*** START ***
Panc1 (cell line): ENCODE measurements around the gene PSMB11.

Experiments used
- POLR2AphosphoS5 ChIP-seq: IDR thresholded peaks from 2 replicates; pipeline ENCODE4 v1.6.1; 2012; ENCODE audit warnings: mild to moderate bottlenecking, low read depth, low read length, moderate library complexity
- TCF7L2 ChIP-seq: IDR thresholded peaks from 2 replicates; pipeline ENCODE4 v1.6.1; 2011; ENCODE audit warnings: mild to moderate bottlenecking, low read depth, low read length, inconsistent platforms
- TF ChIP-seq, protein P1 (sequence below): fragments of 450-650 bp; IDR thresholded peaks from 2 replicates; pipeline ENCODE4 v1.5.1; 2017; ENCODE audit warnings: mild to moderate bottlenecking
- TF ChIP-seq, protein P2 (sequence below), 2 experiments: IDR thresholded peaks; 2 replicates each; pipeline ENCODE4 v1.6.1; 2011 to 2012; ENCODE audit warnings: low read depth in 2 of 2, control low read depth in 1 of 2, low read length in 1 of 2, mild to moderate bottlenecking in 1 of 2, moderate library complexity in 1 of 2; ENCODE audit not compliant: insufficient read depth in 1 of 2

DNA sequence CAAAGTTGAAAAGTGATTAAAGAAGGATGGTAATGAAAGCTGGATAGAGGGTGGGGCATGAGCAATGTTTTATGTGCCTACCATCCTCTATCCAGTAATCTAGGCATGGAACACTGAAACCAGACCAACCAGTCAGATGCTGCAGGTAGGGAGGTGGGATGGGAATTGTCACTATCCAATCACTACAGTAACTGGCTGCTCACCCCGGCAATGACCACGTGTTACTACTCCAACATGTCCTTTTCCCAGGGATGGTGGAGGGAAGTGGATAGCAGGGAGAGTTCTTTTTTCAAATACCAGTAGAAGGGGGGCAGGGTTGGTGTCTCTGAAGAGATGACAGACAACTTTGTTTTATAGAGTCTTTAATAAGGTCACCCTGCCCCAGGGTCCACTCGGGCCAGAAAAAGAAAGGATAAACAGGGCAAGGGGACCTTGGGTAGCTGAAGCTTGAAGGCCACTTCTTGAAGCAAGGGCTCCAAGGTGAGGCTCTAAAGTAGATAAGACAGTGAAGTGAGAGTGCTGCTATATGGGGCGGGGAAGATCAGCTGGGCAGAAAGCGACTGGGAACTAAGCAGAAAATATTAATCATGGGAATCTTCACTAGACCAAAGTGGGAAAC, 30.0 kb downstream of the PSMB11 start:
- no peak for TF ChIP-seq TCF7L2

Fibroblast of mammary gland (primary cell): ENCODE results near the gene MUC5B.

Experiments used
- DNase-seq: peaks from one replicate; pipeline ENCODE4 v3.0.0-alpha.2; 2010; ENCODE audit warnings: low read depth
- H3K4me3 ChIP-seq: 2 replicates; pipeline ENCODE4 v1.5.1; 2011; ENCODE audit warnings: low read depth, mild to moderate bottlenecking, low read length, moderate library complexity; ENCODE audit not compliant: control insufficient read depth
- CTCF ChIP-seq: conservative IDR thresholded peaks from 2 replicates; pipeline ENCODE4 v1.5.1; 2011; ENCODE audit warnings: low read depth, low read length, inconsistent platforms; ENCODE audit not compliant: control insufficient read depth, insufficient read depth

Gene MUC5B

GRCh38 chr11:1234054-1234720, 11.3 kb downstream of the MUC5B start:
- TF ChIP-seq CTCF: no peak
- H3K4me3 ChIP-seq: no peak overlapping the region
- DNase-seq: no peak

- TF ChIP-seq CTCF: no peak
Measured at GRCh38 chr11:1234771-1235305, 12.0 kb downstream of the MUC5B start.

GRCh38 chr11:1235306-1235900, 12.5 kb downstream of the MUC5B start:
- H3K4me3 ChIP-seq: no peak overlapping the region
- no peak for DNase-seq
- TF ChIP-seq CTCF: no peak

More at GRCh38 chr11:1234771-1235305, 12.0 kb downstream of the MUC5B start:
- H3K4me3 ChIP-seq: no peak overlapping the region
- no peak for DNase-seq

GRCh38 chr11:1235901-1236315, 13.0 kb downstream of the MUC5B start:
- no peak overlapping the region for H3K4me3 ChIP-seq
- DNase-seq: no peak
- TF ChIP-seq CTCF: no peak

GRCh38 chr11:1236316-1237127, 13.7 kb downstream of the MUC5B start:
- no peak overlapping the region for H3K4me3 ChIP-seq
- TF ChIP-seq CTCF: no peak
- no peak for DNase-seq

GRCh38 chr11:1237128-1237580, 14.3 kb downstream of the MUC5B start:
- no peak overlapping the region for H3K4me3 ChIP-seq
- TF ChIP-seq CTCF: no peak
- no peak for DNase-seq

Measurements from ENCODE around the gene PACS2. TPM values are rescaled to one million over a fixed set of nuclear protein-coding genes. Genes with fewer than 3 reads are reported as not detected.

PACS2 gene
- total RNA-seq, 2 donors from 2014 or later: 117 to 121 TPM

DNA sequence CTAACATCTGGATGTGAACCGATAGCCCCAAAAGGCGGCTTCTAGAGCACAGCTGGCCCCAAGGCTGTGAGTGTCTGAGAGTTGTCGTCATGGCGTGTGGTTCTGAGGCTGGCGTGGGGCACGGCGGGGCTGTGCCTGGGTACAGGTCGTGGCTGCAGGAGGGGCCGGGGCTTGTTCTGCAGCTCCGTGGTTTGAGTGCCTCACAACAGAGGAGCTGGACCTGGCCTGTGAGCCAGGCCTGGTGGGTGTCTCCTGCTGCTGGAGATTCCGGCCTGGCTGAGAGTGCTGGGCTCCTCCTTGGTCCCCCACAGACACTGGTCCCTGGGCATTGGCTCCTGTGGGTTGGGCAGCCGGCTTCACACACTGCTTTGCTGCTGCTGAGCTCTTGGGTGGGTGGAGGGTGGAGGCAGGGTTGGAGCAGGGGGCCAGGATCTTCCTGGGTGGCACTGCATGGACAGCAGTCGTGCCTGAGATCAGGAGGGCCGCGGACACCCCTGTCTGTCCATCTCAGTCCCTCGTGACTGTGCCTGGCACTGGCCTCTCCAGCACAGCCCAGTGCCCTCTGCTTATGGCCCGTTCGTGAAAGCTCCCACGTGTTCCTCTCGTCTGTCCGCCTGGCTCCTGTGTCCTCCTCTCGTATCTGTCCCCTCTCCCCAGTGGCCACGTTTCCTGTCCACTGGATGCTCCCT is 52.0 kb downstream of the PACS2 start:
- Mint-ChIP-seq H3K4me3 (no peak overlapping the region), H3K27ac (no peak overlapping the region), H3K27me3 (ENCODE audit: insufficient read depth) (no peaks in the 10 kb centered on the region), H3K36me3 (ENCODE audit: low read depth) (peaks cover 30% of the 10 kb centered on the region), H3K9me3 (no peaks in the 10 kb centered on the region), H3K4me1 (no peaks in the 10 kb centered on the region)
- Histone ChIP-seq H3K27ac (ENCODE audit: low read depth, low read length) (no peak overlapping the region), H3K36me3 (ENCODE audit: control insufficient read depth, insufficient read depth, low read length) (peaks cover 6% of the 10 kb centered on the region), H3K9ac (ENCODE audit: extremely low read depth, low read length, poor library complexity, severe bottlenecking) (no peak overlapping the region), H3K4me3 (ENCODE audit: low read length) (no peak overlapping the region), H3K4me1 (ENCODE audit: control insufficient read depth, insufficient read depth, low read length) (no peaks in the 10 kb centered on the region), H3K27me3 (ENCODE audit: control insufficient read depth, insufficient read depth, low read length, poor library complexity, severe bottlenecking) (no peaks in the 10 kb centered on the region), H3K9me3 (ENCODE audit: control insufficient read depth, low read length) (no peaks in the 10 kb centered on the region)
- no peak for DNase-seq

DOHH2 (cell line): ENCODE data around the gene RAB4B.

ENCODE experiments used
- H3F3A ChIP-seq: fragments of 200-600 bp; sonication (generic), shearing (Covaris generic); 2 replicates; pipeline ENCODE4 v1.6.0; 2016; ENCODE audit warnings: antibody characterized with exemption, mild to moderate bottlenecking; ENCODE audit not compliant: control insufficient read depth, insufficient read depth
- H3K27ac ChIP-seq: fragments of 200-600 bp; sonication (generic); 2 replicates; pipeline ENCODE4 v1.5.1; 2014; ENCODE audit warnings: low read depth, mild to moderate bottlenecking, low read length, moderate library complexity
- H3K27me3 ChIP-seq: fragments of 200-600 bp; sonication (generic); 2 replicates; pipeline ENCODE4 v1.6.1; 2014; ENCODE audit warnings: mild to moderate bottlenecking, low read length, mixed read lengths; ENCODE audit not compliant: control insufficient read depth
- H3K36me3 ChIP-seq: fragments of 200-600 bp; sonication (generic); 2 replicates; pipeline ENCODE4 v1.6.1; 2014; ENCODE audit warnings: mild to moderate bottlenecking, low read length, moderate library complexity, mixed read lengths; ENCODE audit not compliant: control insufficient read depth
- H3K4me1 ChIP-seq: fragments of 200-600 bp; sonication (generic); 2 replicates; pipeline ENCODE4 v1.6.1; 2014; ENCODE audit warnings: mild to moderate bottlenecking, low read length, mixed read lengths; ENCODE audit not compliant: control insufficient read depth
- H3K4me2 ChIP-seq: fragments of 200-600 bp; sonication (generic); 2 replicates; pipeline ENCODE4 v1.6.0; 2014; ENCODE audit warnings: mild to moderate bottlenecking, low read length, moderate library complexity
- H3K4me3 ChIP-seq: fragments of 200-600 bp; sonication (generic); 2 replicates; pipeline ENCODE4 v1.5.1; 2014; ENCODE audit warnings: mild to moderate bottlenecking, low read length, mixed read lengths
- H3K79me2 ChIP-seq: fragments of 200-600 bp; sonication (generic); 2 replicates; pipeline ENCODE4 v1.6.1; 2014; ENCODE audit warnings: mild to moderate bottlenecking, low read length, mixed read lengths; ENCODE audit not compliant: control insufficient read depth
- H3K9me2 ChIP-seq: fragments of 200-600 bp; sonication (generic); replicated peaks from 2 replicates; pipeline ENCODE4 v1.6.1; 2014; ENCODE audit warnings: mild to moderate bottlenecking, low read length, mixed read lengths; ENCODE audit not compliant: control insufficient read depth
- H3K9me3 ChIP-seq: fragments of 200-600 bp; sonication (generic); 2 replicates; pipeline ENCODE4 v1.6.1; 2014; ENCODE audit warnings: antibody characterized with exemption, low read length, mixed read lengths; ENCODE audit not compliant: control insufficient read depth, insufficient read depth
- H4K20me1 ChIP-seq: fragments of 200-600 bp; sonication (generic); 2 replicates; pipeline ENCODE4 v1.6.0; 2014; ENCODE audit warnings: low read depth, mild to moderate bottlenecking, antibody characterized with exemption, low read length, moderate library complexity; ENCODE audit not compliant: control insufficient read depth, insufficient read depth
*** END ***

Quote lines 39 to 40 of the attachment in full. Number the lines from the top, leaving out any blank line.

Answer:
- no peak for DNase-seq

Measurements from ENCODE around the gene PACS2. TPM values are rescaled to one million over a fixed set of nuclear protein-coding genes. Genes with fewer than 3 reads are reported as not detected.